JACKSONVILLE — The number of military boots marching from North Carolina will be the third highest in the nation with the Marine Corps increase of 11,477 military per-sonnel at area bases in the next five years.
That could be a great boon to the economy of the seven counties, including Craven, that will be directly affected, Lt. Gov. Beverly Perdue said Friday. She spoke after the formal announcement of the ramp-up in Jacksonville by Maj. Gen. Robert C. Dickerson, commander of Marine Corps Installations-East.
The growth will increase the $2.85 billion military payroll in eastern North Carolina by $435 million and pour $1 billion into the economy in new construction this fiscal year alone, Dickerson said.
But it comes with an up-front price to get ready for the huge influx of people, Perdue said.
Eastern North Carolina communities will shoulder the brunt of that cost unless changes are made in North Carolina’s incentives laws to allow state funding for military economy growth as is done for private industry.
The numbers Dickerson confirmed Friday are part of an overall five-year increase in Marine Corps strength to 202,000 so the Corps can better fulfill its mission and increase the time between deployments for personnel.
The build-up will put North Carolina in third place, behind Virginia and Texas, in military resources, with California slipping down to fourth place.
The 11,477 number does not include as many as 19,500 Marines who will come into the area each of those years for 30-day to one-year training, he said.
Cherry Point will get 1,485 new active-duty and civilian jobs aboard base with the in-crease, accompanied by an estimated 1,241 dependents.
Camp Lejeune is expected to get 8,052 active-duty and civilian jobs with an estimated 7,009 dependents and New River 1,411 active-duty and civilian jobs with about 1,252 dependents.
The first of these at Cherry Point will be about 170 civilians who will be hired to re-place military personnel working in base security, said Col. Frank Bottorff, commander of Marine Corps Air Station Cherry Point.
Cherry Point will also see some of the first new military personnel assignments as two helicopter squadrons are temporarily assigned there from 2008 to 2010 while New River Air Station builds the infrastructure to move them over, said Col Darrell Thacker, New River commander.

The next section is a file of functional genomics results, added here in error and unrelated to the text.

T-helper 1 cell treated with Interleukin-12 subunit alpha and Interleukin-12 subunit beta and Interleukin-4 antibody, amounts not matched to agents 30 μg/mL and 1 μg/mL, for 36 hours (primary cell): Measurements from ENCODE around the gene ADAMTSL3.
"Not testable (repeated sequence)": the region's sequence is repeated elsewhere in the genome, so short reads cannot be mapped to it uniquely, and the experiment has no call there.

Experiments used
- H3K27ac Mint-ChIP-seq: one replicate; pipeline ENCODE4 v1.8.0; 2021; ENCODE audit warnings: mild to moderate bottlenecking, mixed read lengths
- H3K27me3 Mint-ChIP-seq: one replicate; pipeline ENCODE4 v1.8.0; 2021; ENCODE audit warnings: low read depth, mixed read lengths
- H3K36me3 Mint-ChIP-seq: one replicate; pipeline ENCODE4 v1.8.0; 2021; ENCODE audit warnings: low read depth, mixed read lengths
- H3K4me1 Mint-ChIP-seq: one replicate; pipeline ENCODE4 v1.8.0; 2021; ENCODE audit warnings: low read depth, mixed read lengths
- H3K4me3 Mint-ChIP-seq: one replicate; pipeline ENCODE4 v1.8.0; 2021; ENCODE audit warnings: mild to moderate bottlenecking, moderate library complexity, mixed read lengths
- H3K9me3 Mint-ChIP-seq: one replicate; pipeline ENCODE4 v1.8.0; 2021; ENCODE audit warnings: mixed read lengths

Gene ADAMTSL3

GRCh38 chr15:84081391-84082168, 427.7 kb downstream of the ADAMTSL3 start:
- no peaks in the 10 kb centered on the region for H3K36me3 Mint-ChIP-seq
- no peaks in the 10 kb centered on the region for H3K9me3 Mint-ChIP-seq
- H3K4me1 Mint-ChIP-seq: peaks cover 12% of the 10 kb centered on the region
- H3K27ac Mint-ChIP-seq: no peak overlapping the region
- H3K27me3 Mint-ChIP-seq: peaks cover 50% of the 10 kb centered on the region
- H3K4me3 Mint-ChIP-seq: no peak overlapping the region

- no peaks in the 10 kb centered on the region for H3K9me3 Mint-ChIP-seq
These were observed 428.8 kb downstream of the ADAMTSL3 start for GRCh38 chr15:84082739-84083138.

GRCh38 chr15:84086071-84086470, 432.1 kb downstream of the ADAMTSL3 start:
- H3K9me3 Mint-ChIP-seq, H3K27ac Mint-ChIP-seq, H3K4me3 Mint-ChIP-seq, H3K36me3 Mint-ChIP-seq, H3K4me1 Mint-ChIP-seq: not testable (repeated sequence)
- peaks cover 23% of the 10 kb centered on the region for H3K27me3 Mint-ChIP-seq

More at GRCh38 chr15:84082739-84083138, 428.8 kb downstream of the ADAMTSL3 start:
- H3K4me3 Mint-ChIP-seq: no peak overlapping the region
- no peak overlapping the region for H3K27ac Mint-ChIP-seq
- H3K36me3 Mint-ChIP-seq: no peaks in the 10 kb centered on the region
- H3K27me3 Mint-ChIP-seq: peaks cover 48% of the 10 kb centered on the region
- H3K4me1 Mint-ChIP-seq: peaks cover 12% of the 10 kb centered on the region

The accommodations at Cherry Point used by the squadrons of helicopters including CH-53’s, Huey’s, and Cobras will then be used by two squadrons of Navy F/A-18 Super Hornets beginning in 2010 to 2012, he said.
Thacker said it was his understanding that these moves would happen with or without a proposed outlying landing field that the Navy is seeking for pilots to use in practice.
The regional growth is expected to approach 14 percent in five years and is prompt-ing the formation of a coalition of counties to help with planning and getting money to build infrastructure. The coalition includes Craven, Onslow, Carteret, Jones, Pamlico, Pender and Duplin counties.
The coalition is being set up by North Carolina’s Eastern Region, a 13-county economic development group based in Kinston.
Al Delia, director of the group, said the board of North Carolina’s Eastern Region agreed Thursday to appoint a seven-member board to help coordinate the effort to deal with growth. The seven-member board will have one person from each county now thought to be most affected by the Marine build-up.
Delia said he met with officials of the U.S. Office of Economic Assessment 12 days ago and has tentative approval for about $2.5 million to assist in setting up the regional growth group. That money would require a 10 percent local match. Delia said he ex-pects the group to have a director and small staff.
Rep. William Wainwright said after the presentation that he will meet Monday with the speaker of North Carolina House of Representatives to begin steps toward changes that will let state assistance better reflect the military’s economic impact on the whole state.
The effect of military’s impact on the state’s economy is mostly referred to as about $18 billion a year, a number from a study Delia conducted while at East Carolina University. He said Friday that the trends and numbers he has seen in more recent times put his estimate closer to $20 billion.